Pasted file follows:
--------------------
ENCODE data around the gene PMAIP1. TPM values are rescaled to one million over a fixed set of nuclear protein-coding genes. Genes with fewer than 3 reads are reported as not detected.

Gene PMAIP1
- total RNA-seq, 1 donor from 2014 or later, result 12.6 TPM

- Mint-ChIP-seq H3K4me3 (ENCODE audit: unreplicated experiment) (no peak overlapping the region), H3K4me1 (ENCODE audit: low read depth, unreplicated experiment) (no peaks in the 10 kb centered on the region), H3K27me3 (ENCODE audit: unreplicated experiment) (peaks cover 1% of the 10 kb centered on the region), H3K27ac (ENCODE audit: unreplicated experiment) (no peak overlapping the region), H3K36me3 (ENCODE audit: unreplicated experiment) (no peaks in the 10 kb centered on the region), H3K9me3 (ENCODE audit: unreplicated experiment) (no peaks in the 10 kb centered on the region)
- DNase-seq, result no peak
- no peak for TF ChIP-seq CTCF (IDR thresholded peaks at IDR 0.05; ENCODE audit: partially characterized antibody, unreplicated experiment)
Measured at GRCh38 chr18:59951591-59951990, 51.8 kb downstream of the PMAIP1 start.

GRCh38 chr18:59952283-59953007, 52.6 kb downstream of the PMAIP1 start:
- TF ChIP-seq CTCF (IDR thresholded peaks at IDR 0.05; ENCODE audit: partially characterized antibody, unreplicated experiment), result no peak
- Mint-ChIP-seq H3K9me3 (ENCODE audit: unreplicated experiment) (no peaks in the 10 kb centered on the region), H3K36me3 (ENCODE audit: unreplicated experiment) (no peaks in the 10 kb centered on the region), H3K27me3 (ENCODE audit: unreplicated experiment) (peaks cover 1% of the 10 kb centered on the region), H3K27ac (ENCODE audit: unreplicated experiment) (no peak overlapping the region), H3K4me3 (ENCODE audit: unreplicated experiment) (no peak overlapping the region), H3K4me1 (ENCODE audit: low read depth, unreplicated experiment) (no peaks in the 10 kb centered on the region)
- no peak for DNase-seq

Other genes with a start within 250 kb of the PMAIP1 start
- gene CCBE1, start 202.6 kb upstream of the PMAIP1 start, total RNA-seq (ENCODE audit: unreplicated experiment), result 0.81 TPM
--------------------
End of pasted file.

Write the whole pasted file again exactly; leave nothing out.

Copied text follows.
ENCODE data around the gene PMAIP1. TPM values are rescaled to one million over a fixed set of nuclear protein-coding genes. Genes with fewer than 3 reads are reported as not detected.

Gene PMAIP1
- total RNA-seq, 1 donor from 2014 or later, result 12.6 TPM

- Mint-ChIP-seq H3K4me3 (ENCODE audit: unreplicated experiment) (no peak overlapping the region), H3K4me1 (ENCODE audit: low read depth, unreplicated experiment) (no peaks in the 10 kb centered on the region), H3K27me3 (ENCODE audit: unreplicated experiment) (peaks cover 1% of the 10 kb centered on the region), H3K27ac (ENCODE audit: unreplicated experiment) (no peak overlapping the region), H3K36me3 (ENCODE audit: unreplicated experiment) (no peaks in the 10 kb centered on the region), H3K9me3 (ENCODE audit: unreplicated experiment) (no peaks in the 10 kb centered on the region)
- DNase-seq, result no peak
- no peak for TF ChIP-seq CTCF (IDR thresholded peaks at IDR 0.05; ENCODE audit: partially characterized antibody, unreplicated experiment)
Measured at GRCh38 chr18:59951591-59951990, 51.8 kb downstream of the PMAIP1 start.

GRCh38 chr18:59952283-59953007, 52.6 kb downstream of the PMAIP1 start:
- TF ChIP-seq CTCF (IDR thresholded peaks at IDR 0.05; ENCODE audit: partially characterized antibody, unreplicated experiment), result no peak
- Mint-ChIP-seq H3K9me3 (ENCODE audit: unreplicated experiment) (no peaks in the 10 kb centered on the region), H3K36me3 (ENCODE audit: unreplicated experiment) (no peaks in the 10 kb centered on the region), H3K27me3 (ENCODE audit: unreplicated experiment) (peaks cover 1% of the 10 kb centered on the region), H3K27ac (ENCODE audit: unreplicated experiment) (no peak overlapping the region), H3K4me3 (ENCODE audit: unreplicated experiment) (no peak overlapping the region), H3K4me1 (ENCODE audit: low read depth, unreplicated experiment) (no peaks in the 10 kb centered on the region)
- no peak for DNase-seq

Other genes with a start within 250 kb of the PMAIP1 start
- gene CCBE1, start 202.6 kb upstream of the PMAIP1 start, total RNA-seq (ENCODE audit: unreplicated experiment), result 0.81 TPM